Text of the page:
You can use dimensional tagging when facts need additional context applied beyond the concept and date. Dimensional tagging uses axes and members to add this additional layer of context to an XBRL fact.
This article describes the process of dimensional tagging using the Statement of Changes in Equity as an example.
Example: Statement of Changes in Equity
We use a Statement of Changes in Equity as the example throughout this article.
The Statement of Changes in Equity differs from the other main financial statements because each line item is separated into constituent values that amount to the total in the final column. To differentiate the constituent values in each column, you’ll apply a dimension to each of the facts in addition to the concepts and dates. You’ll do this by adding an Axis and Member.
You can apply concepts, dates, and axis/members in any order, but it is a best practice to apply the concept and date first.
Tagging with an Axis
The document has a Statement of Changes in Equity that we need to dimensionalize to show the difference among the values of each column. You do this by first adding an Axis.
Highlight all the number cells that you want to dimensionalize in the table except the Total column. For our example, we highlight all the number cells in the Balance line. In the XBRL Detail Tagging dialog box, click the Add Axis button.
NOTE: You can tag cells individually or you can select multiple cells to tag at the same time.
The XBRL Concept Search box opens and gives you a list of axes to choose from. For our example, select the Equity classes [Dimension] axis and click the green Accept button to apply to the selected cells.
You can also add an Axis by clicking the Manage Dimensionality button. The axes and members available for the selected concept are listed under Available Members. This allows you to make sure you are not selecting an incorrect Axis, which may cause an error when you generate.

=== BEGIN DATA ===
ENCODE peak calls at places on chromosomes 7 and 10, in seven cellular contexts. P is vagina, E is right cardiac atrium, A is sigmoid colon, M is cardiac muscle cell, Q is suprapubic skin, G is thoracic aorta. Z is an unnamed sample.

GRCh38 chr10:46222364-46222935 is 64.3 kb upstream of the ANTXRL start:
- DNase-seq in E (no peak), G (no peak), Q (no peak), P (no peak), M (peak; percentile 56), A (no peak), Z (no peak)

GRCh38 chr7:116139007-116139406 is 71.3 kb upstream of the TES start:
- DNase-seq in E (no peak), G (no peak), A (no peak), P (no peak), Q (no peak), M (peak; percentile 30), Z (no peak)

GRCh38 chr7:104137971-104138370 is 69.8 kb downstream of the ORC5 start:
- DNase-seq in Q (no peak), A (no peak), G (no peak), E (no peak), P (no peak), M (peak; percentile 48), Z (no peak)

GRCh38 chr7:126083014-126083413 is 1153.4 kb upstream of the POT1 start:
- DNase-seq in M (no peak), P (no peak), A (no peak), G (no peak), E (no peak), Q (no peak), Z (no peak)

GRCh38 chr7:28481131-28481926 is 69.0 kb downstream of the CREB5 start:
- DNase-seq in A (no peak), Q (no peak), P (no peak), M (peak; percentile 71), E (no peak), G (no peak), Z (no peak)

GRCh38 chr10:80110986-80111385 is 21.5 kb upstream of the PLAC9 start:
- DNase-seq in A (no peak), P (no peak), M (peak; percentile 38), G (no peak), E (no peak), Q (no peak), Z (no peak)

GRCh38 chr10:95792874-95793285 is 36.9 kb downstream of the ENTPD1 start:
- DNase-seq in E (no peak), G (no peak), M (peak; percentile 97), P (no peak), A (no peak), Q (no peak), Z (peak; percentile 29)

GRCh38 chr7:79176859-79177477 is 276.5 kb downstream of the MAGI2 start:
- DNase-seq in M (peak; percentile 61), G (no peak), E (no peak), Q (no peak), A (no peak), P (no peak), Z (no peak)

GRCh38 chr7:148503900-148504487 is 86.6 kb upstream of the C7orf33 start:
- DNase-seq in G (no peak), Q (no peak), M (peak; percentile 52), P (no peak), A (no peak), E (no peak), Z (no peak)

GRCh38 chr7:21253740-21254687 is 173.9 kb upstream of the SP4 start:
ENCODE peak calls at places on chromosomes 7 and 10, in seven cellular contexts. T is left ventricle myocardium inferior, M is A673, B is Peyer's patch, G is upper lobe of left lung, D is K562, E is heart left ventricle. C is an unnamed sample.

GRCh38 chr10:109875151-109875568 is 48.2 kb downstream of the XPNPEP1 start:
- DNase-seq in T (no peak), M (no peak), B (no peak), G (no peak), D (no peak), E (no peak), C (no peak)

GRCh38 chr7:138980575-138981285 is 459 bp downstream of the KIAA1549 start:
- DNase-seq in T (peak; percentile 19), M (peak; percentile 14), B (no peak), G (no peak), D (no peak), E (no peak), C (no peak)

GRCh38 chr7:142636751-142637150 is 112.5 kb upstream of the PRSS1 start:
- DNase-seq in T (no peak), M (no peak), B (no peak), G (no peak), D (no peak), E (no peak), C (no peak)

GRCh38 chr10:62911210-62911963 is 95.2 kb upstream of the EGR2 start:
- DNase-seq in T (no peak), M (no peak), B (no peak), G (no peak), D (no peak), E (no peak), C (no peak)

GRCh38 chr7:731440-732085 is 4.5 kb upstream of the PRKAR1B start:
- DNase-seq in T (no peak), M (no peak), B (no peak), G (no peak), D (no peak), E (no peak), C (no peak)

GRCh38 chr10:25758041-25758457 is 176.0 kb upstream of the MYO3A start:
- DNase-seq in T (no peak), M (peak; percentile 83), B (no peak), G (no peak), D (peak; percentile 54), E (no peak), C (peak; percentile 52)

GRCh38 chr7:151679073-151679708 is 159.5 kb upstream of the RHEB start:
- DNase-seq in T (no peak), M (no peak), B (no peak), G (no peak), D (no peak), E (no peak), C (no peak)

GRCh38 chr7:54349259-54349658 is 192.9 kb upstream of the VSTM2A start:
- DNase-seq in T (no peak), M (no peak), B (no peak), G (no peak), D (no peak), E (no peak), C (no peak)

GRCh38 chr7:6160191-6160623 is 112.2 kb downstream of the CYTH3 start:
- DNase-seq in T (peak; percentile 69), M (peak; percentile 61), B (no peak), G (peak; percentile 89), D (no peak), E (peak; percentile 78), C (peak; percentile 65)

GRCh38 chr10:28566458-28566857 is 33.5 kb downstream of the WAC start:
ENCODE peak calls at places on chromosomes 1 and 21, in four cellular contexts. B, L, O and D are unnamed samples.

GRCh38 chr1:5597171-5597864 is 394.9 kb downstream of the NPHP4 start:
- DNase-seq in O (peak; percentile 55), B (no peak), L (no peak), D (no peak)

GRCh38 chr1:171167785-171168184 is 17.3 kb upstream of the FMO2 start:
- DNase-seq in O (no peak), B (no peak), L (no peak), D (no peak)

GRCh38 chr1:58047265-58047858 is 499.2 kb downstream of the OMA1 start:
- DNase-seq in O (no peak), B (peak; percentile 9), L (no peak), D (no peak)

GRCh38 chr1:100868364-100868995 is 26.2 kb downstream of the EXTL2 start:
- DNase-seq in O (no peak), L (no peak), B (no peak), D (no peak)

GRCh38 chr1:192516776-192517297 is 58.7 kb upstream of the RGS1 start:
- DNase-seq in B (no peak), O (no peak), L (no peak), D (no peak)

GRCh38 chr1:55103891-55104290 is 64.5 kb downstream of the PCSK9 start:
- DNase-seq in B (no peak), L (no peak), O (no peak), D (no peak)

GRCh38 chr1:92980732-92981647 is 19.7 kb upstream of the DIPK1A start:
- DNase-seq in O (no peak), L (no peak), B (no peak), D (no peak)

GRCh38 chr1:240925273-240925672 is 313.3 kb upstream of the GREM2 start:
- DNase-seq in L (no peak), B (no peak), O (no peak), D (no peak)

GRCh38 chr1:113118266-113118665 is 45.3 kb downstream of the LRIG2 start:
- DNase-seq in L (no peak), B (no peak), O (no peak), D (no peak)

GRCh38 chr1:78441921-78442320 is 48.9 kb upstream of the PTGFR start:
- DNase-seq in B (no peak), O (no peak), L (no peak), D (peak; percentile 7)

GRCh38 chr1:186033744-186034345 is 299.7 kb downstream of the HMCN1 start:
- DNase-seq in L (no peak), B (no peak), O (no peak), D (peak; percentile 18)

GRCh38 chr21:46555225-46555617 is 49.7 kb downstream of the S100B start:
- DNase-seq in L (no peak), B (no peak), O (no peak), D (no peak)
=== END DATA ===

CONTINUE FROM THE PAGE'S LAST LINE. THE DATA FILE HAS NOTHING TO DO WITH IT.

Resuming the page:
IMPORTANT: The number of dimensions allowed (both Axis and Member) depend on the concept you select.
Tagging with a Member
Now you need to tag each column with a Member for the Axis. Select one column at a time, then select Search Domains / Members in the XBRL Detail Tagging window to search for a Member.
Expand the Available Members sections to look for the correct member. Click the green plus sign next to the Member you want to use. Click outside the XBRL Detail Tagging dialog box to close it. The Member you selected is applied to the fact.
Normally, you do not tag the total column with an Axis or Member because it is the consolidated total of each of the equity values.
NOTE: If there are additional values that appear on your Equity Statement (such as multiple classes of stock, adjustments, etc.), you may need to apply more than one Axis to appropriately differentiate the concepts.
Your fact is now dimensionalized.
Tagging with a Typed Dimension
Some concepts have dimensions that require you to type a number for the dimension’s member. This is referred to as typed dimensions. You use typed dimensions when concept names include [grouping] or when using Further item concepts from balance Components headings.
To apply a typed dimension to a concept, click the fact. Then click the Manage Dimensionality tool in the XBRL Detail Tagging dialog box. The Available Members list appears below the date.
From the Available Members list, find and select the correct x-dimension axis for the concept. Then click the green Apply icon.
In the Enter value field, type the number for this dimension and press Enter. The number you type is based on the number of times you use the same typed dimension for the concept.
In this case, we have one typed dimension for Further item of tax increase (decrease) [component of adjusting items]. So we type 1 for the dimensions for both the current and previous year periods. If we used this same concept three times, we would type 1 for the first reported value, 2 for the second reported value, and so on.
After typing the number for the dimension, you have correctly tagged a fact with a typed dimension.